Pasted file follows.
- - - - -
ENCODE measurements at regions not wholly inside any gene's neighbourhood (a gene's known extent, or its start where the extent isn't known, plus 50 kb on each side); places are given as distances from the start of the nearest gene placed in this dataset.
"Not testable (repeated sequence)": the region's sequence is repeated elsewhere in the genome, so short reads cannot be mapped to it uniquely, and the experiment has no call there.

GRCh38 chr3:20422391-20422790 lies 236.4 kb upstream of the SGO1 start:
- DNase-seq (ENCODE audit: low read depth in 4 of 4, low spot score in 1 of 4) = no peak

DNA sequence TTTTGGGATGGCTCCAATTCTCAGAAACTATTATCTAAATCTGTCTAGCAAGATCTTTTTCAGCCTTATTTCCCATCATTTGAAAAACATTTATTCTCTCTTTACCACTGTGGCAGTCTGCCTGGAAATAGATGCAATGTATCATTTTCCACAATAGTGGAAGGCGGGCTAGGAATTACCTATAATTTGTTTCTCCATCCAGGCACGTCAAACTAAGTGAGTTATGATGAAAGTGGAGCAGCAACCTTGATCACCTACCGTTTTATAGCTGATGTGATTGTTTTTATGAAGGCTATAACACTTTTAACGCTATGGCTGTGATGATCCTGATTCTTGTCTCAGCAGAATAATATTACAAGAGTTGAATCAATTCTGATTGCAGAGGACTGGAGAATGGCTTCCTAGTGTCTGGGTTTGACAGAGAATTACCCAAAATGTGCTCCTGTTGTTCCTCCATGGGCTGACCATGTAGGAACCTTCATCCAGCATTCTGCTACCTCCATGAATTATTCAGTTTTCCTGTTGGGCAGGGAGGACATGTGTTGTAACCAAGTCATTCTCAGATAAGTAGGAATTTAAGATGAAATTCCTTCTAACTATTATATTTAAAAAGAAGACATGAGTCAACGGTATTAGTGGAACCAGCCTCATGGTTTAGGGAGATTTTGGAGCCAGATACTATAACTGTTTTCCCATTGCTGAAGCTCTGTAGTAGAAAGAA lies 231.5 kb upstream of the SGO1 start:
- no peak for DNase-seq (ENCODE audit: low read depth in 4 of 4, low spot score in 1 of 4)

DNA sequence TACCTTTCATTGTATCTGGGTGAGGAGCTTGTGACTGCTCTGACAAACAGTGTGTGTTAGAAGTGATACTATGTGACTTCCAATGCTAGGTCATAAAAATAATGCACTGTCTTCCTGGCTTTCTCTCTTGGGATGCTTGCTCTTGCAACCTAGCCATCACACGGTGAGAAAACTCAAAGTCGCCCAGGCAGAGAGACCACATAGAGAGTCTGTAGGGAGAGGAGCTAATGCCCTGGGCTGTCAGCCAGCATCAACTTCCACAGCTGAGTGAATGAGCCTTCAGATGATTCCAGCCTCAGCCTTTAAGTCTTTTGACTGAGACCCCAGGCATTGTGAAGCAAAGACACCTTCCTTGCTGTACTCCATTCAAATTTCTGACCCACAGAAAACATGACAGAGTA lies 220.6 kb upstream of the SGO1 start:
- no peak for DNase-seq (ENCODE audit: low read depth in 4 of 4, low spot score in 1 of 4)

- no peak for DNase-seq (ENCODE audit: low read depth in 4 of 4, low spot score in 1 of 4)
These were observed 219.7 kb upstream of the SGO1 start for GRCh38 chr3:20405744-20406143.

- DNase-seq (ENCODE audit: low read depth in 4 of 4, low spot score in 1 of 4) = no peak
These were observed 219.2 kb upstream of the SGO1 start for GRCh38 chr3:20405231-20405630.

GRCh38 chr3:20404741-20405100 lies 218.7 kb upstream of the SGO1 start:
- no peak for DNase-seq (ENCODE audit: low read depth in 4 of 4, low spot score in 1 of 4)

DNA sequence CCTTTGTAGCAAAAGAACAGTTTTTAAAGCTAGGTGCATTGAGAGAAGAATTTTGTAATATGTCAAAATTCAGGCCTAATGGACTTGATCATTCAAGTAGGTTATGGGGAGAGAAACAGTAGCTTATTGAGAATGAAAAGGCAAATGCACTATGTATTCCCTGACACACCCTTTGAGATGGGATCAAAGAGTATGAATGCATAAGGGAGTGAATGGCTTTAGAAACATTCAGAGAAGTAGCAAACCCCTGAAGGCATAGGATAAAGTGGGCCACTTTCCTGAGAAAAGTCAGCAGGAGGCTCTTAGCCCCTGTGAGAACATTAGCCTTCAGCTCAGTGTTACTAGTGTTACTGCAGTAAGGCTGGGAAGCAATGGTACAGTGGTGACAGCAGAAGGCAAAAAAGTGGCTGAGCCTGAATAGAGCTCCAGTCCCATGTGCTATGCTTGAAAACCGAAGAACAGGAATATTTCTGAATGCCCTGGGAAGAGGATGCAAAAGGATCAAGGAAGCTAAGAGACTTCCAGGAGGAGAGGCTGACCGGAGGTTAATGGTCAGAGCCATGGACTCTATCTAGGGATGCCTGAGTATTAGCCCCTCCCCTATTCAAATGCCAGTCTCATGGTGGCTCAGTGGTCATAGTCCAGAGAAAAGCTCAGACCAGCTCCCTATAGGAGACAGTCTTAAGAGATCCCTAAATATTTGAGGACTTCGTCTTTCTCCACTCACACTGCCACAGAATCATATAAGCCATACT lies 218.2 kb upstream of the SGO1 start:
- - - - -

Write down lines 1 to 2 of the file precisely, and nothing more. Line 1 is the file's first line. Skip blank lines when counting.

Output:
ENCODE measurements at regions not wholly inside any gene's neighbourhood (a gene's known extent, or its start where the extent isn't known, plus 50 kb on each side); places are given as distances from the start of the nearest gene placed in this dataset.
"Not testable (repeated sequence)": the region's sequence is repeated elsewhere in the genome, so short reads cannot be mapped to it uniquely, and the experiment has no call there.